In addition, Vietnam is known for its multidirectional ‘bamboo diplomacy’ which acts as a means to preserve strategic autonomy, independence and territorial integrity and it will continue to deal with all countries and at time irrespective of their threats. As the term bamboo diplomacy denotes to combination of flexibility in tactics and firmness in principles, Vietnam has been cautiously engaging with the great powers and emerging powers. In 2023, the US President Joe Biden and Chinese President Xi Jinping visited Hanoi on Sept. 10 and Dec. 13 respectively. 

The changing global order into multipolarity and multiplexity are accompanied by complex interdependence among various nations. The liquidation of the traditional West-centric power structure with the rise of non-traditional non-western powers from the Indo-Pacific region; is the new normal. However, given the post-pandemic recovery, climate change and geopolitical crisis; the Vietnamese government has continued to maintain traditional ties with China and Russia as well as forged strong relations with a mix of powers like Australia, India, Japan, South Korea and the US.  According to the Vietnam Defence White Paper of 2019, its independent and non-aligned foreign policy is reflected in its ‘Four Noes Policy’, namely no military alliance with a foreign country, no alignment with one country against another, no foreign bases on Vietnamese territory and no use of force or threats in external relations. Furthermore, the robustness of Hanoi’s diplomatic engagement with regional and external powers also stems from its position as regional middle power. According to the Asia Power Index of 2023 by Lowy Institute, Vietnam is a middle power country and came second after Indonesia in terms of diplomatic influence in the Southeast Asian region. The country’s rise to become a regional middle power is significantly influenced by a range of factors such as: the geographical proximity to influential states, the ability to take leverage of changing geopolitical environment and the legacy of its historical past. However, a set of dilemmas usually dictates the foreign policy choices of a middle power. Explicit balancing against and bandwagoning with any of the great powers, is diplomatically a non-feasible option for a middle power. Hedging strategy acts like a rescue for a middle power.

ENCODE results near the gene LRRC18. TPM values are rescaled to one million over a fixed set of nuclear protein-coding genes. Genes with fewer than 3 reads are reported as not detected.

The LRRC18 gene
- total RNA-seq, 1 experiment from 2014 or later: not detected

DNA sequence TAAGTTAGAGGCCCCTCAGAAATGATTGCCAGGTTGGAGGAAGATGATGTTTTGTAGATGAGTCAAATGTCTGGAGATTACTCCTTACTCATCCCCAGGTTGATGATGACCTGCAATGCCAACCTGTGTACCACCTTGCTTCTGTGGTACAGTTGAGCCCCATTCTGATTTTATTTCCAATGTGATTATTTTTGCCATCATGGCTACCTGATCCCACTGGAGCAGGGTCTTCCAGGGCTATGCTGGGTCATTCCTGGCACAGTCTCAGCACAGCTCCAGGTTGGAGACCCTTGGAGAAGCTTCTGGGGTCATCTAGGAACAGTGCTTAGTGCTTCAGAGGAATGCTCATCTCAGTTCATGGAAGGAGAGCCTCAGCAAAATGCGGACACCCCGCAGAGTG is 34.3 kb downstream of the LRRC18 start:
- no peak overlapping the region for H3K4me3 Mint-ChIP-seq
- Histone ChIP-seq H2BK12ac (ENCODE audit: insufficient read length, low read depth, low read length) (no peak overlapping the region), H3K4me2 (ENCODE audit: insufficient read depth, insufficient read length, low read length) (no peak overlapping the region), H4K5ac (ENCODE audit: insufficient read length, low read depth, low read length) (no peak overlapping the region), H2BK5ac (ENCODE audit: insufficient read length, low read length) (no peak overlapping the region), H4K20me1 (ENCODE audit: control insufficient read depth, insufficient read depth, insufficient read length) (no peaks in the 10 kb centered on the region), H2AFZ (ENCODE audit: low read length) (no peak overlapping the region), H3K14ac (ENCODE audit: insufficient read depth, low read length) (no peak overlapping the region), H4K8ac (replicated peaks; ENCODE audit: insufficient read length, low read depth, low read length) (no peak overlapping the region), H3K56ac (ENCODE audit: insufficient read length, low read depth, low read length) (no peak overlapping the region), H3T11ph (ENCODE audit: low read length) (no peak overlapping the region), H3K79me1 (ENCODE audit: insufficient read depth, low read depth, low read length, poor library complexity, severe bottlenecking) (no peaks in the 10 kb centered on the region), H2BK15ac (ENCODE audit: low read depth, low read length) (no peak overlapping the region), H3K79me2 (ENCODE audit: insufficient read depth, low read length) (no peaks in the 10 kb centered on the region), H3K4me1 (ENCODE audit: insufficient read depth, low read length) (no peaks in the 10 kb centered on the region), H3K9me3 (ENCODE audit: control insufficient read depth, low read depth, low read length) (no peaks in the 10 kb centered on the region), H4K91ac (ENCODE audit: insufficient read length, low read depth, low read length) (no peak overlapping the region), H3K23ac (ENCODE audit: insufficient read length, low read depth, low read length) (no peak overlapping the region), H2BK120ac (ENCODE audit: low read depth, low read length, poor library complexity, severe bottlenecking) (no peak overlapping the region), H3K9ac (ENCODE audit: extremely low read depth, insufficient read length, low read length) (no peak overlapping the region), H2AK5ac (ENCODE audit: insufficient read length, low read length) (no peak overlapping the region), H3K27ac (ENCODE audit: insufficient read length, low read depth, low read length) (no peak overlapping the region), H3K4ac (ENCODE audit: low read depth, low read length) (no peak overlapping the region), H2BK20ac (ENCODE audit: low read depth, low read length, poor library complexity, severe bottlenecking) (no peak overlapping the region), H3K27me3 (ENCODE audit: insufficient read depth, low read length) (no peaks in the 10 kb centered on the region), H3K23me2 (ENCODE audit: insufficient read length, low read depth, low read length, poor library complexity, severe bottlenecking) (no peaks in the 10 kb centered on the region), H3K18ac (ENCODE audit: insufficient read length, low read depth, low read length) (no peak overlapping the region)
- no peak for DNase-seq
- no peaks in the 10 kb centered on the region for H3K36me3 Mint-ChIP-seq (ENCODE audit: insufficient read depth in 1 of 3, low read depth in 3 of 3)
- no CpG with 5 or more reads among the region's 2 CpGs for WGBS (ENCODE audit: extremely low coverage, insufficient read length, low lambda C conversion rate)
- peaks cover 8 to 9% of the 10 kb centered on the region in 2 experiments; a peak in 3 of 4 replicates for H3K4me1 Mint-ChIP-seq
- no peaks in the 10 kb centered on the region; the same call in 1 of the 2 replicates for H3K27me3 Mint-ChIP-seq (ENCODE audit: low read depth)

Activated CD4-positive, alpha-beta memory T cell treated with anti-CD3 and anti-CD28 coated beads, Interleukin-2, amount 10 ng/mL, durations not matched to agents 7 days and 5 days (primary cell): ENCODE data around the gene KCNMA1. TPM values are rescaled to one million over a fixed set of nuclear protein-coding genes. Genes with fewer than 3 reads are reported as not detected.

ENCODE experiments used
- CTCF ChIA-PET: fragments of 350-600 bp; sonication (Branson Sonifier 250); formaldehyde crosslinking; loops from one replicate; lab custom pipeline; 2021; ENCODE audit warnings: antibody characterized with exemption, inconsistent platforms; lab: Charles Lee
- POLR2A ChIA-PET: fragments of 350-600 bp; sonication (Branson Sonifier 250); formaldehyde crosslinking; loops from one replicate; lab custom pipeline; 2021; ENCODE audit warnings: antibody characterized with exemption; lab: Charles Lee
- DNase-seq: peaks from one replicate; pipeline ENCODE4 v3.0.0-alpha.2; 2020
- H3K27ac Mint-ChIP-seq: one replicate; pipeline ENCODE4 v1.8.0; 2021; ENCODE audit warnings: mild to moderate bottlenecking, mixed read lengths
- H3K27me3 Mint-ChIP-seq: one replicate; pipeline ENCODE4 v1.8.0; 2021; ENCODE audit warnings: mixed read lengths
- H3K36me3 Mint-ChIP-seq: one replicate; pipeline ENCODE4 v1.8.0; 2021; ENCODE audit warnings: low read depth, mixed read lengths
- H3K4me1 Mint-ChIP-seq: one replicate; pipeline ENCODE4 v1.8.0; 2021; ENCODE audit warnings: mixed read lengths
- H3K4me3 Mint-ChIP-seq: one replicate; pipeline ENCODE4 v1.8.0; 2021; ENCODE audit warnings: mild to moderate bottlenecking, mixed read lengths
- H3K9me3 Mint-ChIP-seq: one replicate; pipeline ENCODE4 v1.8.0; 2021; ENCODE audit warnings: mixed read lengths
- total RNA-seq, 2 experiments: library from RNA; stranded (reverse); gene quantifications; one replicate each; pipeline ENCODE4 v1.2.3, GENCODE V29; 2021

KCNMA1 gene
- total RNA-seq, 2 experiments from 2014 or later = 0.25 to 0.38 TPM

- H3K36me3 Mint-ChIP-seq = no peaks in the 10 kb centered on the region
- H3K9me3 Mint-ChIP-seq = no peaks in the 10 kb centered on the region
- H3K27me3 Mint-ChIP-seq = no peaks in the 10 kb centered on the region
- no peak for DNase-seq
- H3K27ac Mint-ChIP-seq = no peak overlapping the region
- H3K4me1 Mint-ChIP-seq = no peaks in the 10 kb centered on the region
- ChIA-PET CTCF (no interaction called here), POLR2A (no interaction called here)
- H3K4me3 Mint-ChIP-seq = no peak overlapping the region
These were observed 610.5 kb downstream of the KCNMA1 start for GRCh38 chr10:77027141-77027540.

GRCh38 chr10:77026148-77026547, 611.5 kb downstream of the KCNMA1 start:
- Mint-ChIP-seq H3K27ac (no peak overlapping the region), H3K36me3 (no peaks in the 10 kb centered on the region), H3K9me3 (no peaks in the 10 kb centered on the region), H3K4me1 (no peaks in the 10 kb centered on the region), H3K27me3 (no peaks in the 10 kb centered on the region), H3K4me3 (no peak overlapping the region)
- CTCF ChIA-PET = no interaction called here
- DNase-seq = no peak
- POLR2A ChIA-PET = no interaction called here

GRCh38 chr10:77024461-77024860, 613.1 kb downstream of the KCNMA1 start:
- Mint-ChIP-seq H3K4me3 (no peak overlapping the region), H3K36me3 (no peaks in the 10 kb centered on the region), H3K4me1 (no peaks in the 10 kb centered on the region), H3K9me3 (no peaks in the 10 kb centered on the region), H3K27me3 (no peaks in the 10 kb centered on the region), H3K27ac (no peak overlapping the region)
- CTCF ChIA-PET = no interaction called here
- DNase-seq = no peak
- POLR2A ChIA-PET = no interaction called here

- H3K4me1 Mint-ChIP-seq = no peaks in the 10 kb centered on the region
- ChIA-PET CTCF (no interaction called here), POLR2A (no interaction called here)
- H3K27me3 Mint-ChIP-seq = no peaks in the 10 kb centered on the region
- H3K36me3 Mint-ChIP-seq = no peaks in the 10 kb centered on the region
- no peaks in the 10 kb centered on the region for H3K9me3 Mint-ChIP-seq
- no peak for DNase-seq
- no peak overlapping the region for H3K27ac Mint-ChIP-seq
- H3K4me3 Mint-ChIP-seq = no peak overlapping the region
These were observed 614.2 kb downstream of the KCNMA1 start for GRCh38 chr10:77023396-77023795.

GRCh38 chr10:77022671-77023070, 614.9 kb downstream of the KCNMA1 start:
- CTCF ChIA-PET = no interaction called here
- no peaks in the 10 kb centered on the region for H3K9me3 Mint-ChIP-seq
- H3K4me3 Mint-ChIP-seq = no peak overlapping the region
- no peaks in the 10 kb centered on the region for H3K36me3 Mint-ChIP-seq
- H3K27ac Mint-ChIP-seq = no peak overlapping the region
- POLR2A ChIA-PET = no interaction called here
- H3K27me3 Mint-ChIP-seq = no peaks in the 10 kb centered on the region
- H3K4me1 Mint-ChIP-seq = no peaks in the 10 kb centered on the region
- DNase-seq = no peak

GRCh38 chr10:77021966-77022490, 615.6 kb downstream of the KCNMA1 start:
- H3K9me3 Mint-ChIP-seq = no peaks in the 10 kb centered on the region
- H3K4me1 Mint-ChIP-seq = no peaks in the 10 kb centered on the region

In this case, the recent visit by Russian President Vladimir Putin to Vietnam cannot lead to alteration of neither Vietnam’s foreign policy calculus nor its strategic choices. Vietnam is well-aware of the US tightening economic sanctions over Russia. The prospects of robust engagement with Russia are dim. Nevertheless, for a regional middle power like Vietnam, cautious engagement with external player like Russia; is a key to maintain its diplomatic and strategic autonomy in the longer run.

[Photo by Kristina Kormilitsyna /]

Shruti Dey is a research scholar from the Department of Politics and International Studies at Pondicherry University, India. The views and opinions expressed in this article are those of the author.